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Thread: Web Directions South
Nov 27, 2007, 15:44 #1
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Web Directions South
Notice: This is a discussion thread for comments about the article, Web Directions South, first published in Issue 234 of Desktop Magazine.
Guess what? It's cool to be a web designer again!
How do I know this? Well, I'm glad you asked as there are a few key signs.
For one, people you meet for the first time no longer snicker behind your back at parties when you tell them that you're a web designer (or is that just me?). Secondly, every second client wants their site to be “upgraded to Web 2.0” (whatever that means).
Yet the coolest thing about being a web designer (and possibly the biggest sign that the web industry is in a healthy state) is the fact that conferences for web professionals are popping up all over the place. In the USA, the main event is South by South West Interactive; in the UK it's @media; and in Australia the big annual web conference is Web Directions South (WDS).
Held in Sydney in September, Web Directions South runs over two days. Every year the conference features an impressive line-up of international speakers, as well as a selection of talented local presenters. There's also an optional two days of workshops—run by many of the same speakers—for those who want a more in-depth, hands-on educational experience.
Granted, the terms “web design” and “conference” have never traditionally appeared together in the same sentence. I mean, technology aside, what is there to discuss and learn that one can't pick up from a book or an evening of using “the Google”?
As it so happens, there's plenty.
With a focus on standards, accessibility and usability, one might be forgiven for thinking that the presentations at Web Directions South would be either too technical or too academic for someone who is purely practical and creatively inclined. Not so—the conference consisted of three streams: design, development and business, but there was much overlap. So if you were keen to join the geeks discussing Ajax, CSS or Agile web development, you had the option. Yet there was also plenty to keep right-brained folks happy—design-related topics ranged from user interface design and design ethnography to designing for the mobile web.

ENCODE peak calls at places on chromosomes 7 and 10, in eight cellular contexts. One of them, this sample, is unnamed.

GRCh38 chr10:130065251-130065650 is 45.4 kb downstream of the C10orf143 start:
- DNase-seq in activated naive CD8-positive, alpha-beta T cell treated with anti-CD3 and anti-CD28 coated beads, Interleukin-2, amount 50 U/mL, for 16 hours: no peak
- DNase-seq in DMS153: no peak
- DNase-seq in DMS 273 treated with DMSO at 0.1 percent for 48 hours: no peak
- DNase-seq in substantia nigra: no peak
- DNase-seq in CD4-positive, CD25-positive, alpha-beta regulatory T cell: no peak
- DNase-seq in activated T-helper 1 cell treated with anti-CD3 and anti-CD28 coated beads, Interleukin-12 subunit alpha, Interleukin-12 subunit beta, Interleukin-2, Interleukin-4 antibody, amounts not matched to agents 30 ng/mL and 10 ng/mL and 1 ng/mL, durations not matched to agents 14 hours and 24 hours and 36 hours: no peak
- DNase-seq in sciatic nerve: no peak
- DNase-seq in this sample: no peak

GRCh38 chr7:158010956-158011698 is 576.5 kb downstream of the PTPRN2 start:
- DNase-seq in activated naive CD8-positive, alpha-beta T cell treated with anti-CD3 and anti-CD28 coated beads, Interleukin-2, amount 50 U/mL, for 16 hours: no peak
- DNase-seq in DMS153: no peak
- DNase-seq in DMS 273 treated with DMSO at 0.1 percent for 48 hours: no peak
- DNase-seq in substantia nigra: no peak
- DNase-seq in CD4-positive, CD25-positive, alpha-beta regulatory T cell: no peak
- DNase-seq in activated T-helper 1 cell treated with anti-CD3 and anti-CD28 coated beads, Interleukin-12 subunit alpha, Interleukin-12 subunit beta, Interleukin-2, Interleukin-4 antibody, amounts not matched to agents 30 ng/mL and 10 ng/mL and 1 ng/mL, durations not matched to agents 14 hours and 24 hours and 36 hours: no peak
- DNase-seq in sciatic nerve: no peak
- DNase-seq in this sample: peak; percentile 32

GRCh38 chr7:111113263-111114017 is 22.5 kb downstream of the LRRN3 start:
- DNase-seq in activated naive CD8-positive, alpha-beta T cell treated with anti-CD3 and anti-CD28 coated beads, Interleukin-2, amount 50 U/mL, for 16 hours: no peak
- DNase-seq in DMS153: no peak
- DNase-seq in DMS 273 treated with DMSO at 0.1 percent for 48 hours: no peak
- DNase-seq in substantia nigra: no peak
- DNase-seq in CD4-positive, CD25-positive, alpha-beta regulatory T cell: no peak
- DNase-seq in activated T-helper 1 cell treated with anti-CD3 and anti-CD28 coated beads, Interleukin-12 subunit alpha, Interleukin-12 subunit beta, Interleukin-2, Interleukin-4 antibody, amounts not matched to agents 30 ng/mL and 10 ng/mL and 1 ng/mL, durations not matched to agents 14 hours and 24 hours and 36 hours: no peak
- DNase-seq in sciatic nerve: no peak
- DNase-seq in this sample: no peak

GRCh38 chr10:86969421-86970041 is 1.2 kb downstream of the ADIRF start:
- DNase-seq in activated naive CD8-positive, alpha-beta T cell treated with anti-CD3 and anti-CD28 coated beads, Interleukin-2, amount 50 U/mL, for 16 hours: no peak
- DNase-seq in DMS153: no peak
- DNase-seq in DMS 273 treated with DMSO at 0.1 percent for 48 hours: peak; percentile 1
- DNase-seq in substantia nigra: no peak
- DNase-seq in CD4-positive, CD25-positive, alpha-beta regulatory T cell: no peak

This year the highlight for me was UK-based designer Andy Clarke's keynote presentation, Think Like A Mountain. Taking inspiration from graphic novels, Clarke demonstrated the parallels between comic book art and web design. He highlighted features that have evolved from comics—such as grid layouts, monochrome colour schemes and techniques for indicating the progression between panels—and suggested ways in which they could be applied to the design of a web site, inspiring new layouts and providing insight into traditional web page design.
Conference organiser John Allsopp believes that conferences like his are important not only because of the educational value they offer, but for the networking opportunities—not least of which include having so many opportunities to pick the brains of and share a pint with the thinkers and the doers of the Web.